• Stopping the inciting antibiotic (if present and possible)
  • Isolating the patient with C.diff and implementing contact precautions (in the hospital): This includes wearing gloves (hand sanitizer does not kill C. diff) and gowns; of note, these precautions are done immediately upon suspicion of a C.diff infection, even prior to a laboratory test confirming the diagnosis
  • Hydration and electrolyte replacement: This may be done orally (by mouth) at home or in more severe cases, intravenously (through the vein) in the hospital
  • Antibiotic Administration: Even though C. diff can be the result of antibiotic exposure, it is treated (ironically) using antibiotics. The antibiotics of choice for most patients are either Flagyl (metronidazole), vancomycin, or Dificid (fidaxomicin).

Infection Severity

The severity of a C. diff infection varies from person to person. While most people who contract C. diff in the hospital will be treated successfully, for those who are immunocompromised, it can be life-threatening. In severe cases, removal of the colon (called a colectomy) may even be considered, along with very close monitoring in a hospital.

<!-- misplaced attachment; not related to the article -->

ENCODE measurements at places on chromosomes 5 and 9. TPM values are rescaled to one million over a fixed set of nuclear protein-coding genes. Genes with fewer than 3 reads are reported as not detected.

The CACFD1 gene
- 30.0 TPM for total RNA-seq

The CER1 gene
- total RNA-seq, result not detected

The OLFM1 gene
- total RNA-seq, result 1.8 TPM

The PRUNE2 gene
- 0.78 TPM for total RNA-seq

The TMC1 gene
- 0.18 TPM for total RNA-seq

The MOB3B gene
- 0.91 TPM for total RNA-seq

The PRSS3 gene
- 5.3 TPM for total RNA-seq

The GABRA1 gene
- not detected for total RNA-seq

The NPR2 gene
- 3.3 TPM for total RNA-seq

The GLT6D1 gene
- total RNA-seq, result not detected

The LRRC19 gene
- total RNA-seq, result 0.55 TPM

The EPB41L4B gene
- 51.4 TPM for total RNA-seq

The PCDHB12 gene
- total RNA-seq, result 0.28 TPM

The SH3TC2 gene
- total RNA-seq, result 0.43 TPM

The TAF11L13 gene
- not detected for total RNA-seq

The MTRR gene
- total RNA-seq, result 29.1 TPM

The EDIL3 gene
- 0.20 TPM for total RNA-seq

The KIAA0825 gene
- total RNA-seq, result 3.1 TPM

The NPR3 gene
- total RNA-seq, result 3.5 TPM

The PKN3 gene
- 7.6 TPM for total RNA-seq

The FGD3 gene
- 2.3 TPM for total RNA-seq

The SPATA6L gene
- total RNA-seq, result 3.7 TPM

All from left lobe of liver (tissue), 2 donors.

Infection Recurrence

It's important to note that C. diff can reoccur—about one in five people with C. diff will get it again. For first-time recurrences of C. diff, an antibiotic regimen with oral vancomycin or oral fidaxomicin is recommended. For second or further recurrences, a fecal microbiota transplantation (FMT) may be recommended.

With a fecal microbiota transplantation, stool from a healthy donor is delivered by colonoscopy or oral capsules into the gastrointestinal tract of someone who gets recurrent C. diff infections.


In order to prevent the spread of C. diff, which is highly contagious, here are some precautions to take if you're around someone who's infected with C. diff, or if you're spending time in an environment where C. diff is known to proliferate, like a hospital or nursing home.